On January 22, the Court of first instance of Armenia's Lori province, presided over by judge Lusine Abgaryan, decided to impose a fine of AMD 150 thousand (about $300) on Arjut village resident Karen Khechoyan who was charged with physically abusing his wife Lusine Ghabuzyan and minor daughter Marusya Khechoyan. The lawyer for the aggrieved party, Liana Manusajyan, found the ruling “laughable" and plans to appeal it.
Khechoyan would tie his daughter up with chains in a barn to “discipline” her
The defendant, a veteran of the Nagorno-Karabakh war, was accused of inflicting physical and emotional injuries on his wife and children for years. The incidents of physical abuse would usually follow domestic quarrels between the spouses.
“My children and I used to be subjected to periodic beatings. The kids wouldn't go to school for months, waiting for the bruised to heal,” Ghabuzyan was cited as saying by her lawyer.
After one of the fights, Khechoyan tied his 16-year-old daughter up with chains in the bran. In court on Friday, the defendant justified his actions by saying that he was “only trying to discipline her.”
Marusya told the lawyer about another one of Khechoyan's “educational methods.” Speaking to Epress.am after the trial, Manusajyan cited her minor client: “[Father] was trying to turn us against mom, and we'd often testify against her to police. If we didn't, father would burn our fingers on the stove.”
After each beating Lusine Ghabuzyan would flee to Vanadzor to her parent's house; however, the woman would always return to Arjut, scared of her husband's violent threats. The latest incident left the victim in the hospital with a broken nose and a concussion. When discharged, she turned to the Yerevan-based Women's Support Center NGO where she and her two children were provided shelter. The spouses' three other kids remained with Khechoyan.
The Patriot, the Veteran, and the Traditional Man: defendant does not accept accusations
Karen Khechoyan pleaded not guilty on January 22 to all charges against him. He claimed he is a “patriotic veteran” who leads an “honest and law-abiding” life.
“I spit on you all. I used to work in the police and am aware of the law,” stated the defendant, addressing the victims' lawyer and supporters. Additionally, Khechoyan, who behaved aggressively throughout the entire hearing, started yelling threats and profanities when an Epress.am reporter asked the judge's permission to photograph the audience.
When the victims' counsel presented forensic medical evidence of a 3,5 cm bruise on Marusya Khechoyan's forehead, the defendant declared it was a result of his “discipline method.”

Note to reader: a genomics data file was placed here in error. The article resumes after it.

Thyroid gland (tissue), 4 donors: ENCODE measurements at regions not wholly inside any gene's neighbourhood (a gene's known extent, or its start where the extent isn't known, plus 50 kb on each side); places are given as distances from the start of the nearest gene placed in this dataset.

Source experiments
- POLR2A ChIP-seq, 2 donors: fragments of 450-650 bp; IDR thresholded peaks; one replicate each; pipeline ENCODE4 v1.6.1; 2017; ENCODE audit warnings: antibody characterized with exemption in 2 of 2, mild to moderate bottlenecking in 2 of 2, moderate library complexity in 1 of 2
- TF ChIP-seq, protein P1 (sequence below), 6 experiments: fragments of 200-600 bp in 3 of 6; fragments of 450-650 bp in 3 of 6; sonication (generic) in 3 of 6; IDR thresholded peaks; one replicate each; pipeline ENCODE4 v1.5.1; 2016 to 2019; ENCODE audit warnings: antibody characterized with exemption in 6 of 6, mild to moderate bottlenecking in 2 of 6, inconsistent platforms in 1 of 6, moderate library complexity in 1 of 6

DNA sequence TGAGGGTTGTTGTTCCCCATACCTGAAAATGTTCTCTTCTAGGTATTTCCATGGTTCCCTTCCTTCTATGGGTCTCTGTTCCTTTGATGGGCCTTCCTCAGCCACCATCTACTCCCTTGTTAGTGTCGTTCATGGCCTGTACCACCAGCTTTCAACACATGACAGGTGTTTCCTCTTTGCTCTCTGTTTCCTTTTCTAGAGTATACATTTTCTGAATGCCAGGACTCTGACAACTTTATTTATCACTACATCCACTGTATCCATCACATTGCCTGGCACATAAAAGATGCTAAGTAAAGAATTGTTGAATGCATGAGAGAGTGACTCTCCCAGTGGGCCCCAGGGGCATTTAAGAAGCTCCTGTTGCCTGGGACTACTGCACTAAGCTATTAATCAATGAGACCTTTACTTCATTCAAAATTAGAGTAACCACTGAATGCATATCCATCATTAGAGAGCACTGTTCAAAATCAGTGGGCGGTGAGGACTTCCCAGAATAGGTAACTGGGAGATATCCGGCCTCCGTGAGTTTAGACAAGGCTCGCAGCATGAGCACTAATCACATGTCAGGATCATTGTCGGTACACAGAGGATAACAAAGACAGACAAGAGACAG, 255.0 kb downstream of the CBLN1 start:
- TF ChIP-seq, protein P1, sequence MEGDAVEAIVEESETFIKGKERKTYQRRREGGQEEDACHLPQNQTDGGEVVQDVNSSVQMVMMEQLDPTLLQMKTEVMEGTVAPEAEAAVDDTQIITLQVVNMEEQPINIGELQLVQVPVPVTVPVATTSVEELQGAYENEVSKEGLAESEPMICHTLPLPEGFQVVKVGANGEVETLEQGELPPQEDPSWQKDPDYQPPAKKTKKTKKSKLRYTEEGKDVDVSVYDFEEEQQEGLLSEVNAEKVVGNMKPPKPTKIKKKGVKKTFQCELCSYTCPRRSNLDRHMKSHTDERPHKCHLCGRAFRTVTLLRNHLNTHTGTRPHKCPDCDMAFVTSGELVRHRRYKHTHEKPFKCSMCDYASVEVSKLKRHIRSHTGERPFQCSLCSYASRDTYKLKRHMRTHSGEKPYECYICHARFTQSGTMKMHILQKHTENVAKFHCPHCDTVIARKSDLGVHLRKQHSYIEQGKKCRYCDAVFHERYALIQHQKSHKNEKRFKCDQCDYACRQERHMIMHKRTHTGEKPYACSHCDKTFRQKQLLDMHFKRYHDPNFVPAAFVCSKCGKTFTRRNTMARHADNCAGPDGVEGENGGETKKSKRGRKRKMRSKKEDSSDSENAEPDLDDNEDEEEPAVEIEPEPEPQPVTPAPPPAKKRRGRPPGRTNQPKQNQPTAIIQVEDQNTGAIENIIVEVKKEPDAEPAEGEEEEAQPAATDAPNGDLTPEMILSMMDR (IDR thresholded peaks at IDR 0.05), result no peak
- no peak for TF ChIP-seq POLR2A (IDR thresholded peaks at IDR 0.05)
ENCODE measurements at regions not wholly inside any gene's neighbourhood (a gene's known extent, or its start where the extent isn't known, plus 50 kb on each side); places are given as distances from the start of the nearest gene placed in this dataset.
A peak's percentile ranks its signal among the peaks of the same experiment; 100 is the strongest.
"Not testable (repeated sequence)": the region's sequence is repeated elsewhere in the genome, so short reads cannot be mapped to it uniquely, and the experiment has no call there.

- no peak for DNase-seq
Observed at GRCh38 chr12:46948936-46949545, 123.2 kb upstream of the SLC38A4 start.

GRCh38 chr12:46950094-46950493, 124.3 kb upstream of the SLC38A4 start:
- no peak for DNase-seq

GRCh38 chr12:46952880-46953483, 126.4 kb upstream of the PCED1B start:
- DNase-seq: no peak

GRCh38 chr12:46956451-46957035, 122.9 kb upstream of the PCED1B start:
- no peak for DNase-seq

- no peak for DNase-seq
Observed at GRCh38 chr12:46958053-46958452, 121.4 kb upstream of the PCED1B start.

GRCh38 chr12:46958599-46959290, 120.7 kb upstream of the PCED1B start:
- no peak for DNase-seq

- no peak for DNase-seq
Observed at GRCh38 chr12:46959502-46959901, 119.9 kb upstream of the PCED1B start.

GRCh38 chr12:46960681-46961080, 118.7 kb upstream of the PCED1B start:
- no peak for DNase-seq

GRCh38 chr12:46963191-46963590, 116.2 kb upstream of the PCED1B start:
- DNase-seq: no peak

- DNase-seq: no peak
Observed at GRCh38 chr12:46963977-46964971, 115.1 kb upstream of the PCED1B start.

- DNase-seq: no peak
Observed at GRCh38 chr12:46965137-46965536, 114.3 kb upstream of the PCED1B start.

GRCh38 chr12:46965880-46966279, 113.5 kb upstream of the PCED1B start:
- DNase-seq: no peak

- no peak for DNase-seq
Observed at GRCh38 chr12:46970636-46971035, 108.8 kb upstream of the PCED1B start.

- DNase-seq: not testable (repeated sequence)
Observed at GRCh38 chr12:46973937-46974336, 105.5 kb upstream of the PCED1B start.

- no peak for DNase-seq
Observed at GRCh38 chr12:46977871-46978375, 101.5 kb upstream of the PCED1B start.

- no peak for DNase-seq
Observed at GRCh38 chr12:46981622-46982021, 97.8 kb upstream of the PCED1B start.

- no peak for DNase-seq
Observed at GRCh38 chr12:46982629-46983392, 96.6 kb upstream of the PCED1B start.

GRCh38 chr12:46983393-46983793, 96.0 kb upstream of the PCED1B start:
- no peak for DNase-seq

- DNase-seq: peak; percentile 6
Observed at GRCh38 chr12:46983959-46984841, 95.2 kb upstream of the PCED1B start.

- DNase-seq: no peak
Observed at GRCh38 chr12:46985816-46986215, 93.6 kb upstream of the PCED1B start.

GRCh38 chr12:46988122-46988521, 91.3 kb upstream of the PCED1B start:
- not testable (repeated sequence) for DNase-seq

“I pressed a finger to her forehead and told her to leave the house when she came home with dirty hands. Can't I do that?” shouted Khechoyan to the court.
Prosecutor Armen Poghosyan objected, saying that this kind of injury couldn't have been inflicted with a press of a finger and had, in fact, resulted from a blow with a blunt object.
The defendant, however, ignored this statement and went on to justify his educational methods: “I am a traditional Armenian man, and my daughters can only leave my house virgins.”
Police reaction to the case
Lusine Ghabuzyan's despair, lawyer Manusajyan told Epress.am, only grew more profound after each appeal to the police. When, in particular, the defendant tied Marusya up with chains, the mother turned to the juvenile division of the Vanadzor police and received the following reply: “No one's been killed so we can't launch a case.”
Police officers also reproached the woman for taking her daughter to the station: “Why have you dragged her here? If she defies her father today, she'll defy you tomorrow.”
Court's “laughable” verdict
The corresponding articles of Armenia's criminal code punish intentional infliction of bodily harm and beating with a fine or imprisonment for up to 2 months. Prosecution had motioned for an AMD 250 thousand fine, but the court decided to impose one of AMD 150 thousand, taking into account “mitigating circumstances” – the fact that the accused has three underage children under his care and has no previous convictions.
The judge added that Khechoyan has been characterized by fellow villagers and colleagues as being either a “melancholic” or a “very patriotic” person. The veteran, who kept his family under constant fear of abuse for years, also received the praise of the local branch of the “Yerkrapah” Volunteers' Union. The members of the union have told the court that Khechoyan “faithfully participates in all the national and patriotic events.”
The aggrieved party, on the other hand, is convinced that the accused deserves a harsher punishment and intends to appeal the Friday ruling at the Court of Appeal. “The fact that he could get away with only a fine is laughable,” counsel Manusajyan told our reporter.
Growing number of domestic violence cases in Armenia
Experts believe that the issue remains unresolved since there are no laws or provisions in Armenia on the prevention of domestic violence. All such cases are examined under articles on either beating or infliction of physical harm which envisage extremely mild punishments. Judges rarely impose the maximum punishment – a two-month imprisonment – since there are always “mitigating circumstances” in favor of defendants.
According to Women's Support Center head Maro Matosyan [ARM] Armenia has no specially designed, gender-sensitive policies, and the government offers no tools or services to protect victims of spousal violence and their children.